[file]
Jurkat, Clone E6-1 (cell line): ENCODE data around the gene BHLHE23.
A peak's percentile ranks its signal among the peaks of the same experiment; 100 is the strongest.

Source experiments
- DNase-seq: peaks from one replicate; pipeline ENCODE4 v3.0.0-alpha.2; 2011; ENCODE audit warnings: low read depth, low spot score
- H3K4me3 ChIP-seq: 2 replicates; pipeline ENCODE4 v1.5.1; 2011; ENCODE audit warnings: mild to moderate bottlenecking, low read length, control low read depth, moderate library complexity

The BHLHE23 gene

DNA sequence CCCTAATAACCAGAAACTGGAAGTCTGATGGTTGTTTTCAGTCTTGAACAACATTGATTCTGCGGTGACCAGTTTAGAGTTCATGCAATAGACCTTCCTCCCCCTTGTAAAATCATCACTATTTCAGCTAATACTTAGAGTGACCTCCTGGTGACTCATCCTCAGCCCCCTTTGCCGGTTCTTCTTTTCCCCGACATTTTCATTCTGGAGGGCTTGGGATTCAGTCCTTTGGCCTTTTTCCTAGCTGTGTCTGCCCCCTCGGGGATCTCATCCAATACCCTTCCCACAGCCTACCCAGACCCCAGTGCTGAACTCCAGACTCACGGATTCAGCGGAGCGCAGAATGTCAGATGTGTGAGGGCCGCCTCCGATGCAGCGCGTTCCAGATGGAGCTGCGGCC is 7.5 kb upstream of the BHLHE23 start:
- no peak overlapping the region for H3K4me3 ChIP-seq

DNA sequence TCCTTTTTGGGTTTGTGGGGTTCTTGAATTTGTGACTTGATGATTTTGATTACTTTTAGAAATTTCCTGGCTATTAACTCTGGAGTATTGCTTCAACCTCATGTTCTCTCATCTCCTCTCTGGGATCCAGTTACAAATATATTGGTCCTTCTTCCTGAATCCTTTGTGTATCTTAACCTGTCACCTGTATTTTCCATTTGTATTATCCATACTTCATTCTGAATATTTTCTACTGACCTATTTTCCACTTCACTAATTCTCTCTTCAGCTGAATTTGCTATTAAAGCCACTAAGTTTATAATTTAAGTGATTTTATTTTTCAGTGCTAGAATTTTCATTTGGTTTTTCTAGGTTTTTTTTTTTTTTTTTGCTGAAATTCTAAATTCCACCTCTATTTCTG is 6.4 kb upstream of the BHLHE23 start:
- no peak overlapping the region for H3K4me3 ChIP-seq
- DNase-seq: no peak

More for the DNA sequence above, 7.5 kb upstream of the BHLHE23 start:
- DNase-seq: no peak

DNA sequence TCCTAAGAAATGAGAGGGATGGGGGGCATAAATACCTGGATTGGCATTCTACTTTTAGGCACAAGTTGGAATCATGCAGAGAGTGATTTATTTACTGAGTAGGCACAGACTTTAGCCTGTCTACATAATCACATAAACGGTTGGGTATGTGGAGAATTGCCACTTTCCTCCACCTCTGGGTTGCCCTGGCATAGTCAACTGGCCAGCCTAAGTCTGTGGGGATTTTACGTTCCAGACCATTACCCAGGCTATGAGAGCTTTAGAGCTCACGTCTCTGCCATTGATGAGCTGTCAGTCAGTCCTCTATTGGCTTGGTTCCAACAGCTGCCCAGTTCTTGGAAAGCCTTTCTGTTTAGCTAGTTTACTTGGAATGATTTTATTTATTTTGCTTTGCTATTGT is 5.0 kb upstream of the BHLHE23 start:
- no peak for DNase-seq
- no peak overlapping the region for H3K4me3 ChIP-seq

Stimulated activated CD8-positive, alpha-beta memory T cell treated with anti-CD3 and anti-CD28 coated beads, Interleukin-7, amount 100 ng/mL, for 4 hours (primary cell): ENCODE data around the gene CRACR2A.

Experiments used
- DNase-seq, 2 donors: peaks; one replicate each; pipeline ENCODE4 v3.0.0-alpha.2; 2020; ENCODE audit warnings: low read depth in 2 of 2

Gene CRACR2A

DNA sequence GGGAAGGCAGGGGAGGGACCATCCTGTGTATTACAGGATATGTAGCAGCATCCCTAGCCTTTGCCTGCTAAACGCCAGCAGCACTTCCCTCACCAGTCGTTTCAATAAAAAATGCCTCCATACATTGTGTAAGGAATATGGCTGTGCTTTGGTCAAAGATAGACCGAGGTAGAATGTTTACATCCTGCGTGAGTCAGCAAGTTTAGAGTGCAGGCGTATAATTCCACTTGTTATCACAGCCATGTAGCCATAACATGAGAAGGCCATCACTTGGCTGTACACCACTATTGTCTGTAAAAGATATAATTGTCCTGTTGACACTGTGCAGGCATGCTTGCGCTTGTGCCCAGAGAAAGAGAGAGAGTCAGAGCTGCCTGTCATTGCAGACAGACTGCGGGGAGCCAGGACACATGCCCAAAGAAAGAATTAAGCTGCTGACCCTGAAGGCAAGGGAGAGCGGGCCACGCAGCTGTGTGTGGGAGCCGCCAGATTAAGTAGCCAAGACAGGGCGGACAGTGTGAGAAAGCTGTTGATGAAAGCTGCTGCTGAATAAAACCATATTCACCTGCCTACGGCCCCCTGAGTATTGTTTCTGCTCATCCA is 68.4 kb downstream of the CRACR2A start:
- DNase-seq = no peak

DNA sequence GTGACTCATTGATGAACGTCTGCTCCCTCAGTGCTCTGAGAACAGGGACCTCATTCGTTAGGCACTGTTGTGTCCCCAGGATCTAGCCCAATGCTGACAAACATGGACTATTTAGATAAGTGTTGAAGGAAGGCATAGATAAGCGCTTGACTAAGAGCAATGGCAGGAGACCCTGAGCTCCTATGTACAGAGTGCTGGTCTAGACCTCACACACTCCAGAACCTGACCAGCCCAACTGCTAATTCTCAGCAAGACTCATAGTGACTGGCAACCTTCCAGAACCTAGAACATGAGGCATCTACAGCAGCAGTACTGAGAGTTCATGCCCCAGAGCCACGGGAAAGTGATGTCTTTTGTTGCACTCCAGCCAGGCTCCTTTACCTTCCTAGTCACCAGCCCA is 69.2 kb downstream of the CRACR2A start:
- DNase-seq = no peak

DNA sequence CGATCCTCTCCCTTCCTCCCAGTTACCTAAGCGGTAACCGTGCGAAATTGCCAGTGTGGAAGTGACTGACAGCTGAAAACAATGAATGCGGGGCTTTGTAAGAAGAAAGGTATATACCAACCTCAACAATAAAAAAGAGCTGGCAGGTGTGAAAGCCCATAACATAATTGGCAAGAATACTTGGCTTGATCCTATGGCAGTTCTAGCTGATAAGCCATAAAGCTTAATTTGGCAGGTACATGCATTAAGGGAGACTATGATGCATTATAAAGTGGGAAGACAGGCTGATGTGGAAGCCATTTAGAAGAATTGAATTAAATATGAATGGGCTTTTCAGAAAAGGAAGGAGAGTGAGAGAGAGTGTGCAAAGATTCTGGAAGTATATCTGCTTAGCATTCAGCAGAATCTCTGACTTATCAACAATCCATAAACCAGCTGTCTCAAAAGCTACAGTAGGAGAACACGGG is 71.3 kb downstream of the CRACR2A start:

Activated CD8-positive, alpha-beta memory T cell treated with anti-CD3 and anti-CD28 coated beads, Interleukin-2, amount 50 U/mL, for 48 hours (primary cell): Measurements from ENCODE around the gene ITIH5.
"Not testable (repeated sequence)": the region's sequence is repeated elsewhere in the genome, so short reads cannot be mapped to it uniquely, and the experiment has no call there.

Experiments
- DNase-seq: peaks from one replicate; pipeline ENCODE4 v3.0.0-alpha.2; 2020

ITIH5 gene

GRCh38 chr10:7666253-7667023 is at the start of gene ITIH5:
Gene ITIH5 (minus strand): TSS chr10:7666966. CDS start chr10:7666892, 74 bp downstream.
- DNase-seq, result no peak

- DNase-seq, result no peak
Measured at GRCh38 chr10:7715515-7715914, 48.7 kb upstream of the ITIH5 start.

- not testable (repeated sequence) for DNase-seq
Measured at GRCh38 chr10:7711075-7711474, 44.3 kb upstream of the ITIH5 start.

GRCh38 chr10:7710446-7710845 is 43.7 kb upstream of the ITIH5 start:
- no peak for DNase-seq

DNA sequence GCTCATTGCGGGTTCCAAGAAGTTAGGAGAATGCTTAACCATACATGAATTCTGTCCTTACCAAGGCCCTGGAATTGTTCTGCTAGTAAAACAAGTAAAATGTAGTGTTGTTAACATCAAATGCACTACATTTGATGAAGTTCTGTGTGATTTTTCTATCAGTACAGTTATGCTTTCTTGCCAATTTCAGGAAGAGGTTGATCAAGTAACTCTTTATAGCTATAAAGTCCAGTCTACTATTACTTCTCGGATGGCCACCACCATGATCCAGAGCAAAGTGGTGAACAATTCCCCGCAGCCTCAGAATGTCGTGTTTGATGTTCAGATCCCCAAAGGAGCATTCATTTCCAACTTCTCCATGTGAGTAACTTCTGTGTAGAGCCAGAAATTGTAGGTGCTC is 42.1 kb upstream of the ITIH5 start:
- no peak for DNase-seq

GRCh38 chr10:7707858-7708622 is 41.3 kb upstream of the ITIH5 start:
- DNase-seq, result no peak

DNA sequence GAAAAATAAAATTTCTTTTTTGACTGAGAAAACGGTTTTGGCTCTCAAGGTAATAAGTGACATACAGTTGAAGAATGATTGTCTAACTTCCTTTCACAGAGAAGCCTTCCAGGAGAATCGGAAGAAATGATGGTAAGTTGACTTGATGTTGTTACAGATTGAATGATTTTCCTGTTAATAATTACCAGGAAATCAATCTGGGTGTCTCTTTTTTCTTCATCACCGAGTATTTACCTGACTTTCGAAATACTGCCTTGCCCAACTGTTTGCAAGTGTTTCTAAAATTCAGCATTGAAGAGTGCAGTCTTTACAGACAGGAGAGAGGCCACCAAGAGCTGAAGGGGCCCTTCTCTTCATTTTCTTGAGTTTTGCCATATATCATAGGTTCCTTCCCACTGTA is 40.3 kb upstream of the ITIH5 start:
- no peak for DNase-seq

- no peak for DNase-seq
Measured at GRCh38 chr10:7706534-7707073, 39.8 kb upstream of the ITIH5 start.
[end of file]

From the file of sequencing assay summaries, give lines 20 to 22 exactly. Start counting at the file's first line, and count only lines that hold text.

Gene CRACR2A

DNA sequence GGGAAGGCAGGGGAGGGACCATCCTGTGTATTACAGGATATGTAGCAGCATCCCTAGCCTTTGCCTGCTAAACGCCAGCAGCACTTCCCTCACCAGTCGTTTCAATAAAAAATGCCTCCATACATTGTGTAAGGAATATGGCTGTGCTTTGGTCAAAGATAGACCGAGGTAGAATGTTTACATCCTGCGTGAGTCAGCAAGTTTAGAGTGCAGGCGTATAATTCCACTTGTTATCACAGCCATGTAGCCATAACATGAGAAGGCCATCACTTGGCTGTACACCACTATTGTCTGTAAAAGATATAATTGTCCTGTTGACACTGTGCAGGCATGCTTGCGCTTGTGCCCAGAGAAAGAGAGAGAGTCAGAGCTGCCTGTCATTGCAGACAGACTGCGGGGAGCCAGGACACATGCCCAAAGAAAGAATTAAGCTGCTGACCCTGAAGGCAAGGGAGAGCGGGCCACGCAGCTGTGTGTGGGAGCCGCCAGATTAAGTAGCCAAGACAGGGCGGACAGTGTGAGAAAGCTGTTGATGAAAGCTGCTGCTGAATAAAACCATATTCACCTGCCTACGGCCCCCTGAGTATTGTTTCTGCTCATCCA is 68.4 kb downstream of the CRACR2A start:
- DNase-seq = no peak